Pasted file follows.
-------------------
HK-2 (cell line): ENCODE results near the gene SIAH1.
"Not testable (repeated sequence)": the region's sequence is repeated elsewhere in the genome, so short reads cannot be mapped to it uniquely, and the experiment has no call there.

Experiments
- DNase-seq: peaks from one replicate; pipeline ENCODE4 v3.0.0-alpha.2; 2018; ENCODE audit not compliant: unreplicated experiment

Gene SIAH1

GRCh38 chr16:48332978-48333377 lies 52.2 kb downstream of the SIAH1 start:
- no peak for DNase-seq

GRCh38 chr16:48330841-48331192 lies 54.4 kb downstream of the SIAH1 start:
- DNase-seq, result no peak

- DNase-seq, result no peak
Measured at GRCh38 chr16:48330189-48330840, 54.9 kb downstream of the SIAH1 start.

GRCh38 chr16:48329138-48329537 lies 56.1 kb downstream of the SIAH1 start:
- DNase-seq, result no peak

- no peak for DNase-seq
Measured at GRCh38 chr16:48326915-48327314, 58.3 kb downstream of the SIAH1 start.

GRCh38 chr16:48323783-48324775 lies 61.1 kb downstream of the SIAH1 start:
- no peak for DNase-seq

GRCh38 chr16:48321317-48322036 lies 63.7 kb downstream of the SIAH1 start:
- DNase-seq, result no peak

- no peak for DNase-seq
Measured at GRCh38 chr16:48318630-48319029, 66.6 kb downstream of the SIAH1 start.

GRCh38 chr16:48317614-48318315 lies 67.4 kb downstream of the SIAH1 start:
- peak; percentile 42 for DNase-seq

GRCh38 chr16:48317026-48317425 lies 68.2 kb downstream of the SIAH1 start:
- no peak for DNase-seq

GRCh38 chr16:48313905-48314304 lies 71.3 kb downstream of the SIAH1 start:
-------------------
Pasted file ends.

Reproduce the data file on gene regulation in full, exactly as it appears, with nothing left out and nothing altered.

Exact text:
HK-2 (cell line): ENCODE results near the gene SIAH1.
"Not testable (repeated sequence)": the region's sequence is repeated elsewhere in the genome, so short reads cannot be mapped to it uniquely, and the experiment has no call there.

Experiments
- DNase-seq: peaks from one replicate; pipeline ENCODE4 v3.0.0-alpha.2; 2018; ENCODE audit not compliant: unreplicated experiment

Gene SIAH1

GRCh38 chr16:48332978-48333377 lies 52.2 kb downstream of the SIAH1 start:
- no peak for DNase-seq

GRCh38 chr16:48330841-48331192 lies 54.4 kb downstream of the SIAH1 start:
- DNase-seq, result no peak

- DNase-seq, result no peak
Measured at GRCh38 chr16:48330189-48330840, 54.9 kb downstream of the SIAH1 start.

GRCh38 chr16:48329138-48329537 lies 56.1 kb downstream of the SIAH1 start:
- DNase-seq, result no peak

- no peak for DNase-seq
Measured at GRCh38 chr16:48326915-48327314, 58.3 kb downstream of the SIAH1 start.

GRCh38 chr16:48323783-48324775 lies 61.1 kb downstream of the SIAH1 start:
- no peak for DNase-seq

GRCh38 chr16:48321317-48322036 lies 63.7 kb downstream of the SIAH1 start:
- DNase-seq, result no peak

- no peak for DNase-seq
Measured at GRCh38 chr16:48318630-48319029, 66.6 kb downstream of the SIAH1 start.

GRCh38 chr16:48317614-48318315 lies 67.4 kb downstream of the SIAH1 start:
- peak; percentile 42 for DNase-seq

GRCh38 chr16:48317026-48317425 lies 68.2 kb downstream of the SIAH1 start:
- no peak for DNase-seq

GRCh38 chr16:48313905-48314304 lies 71.3 kb downstream of the SIAH1 start: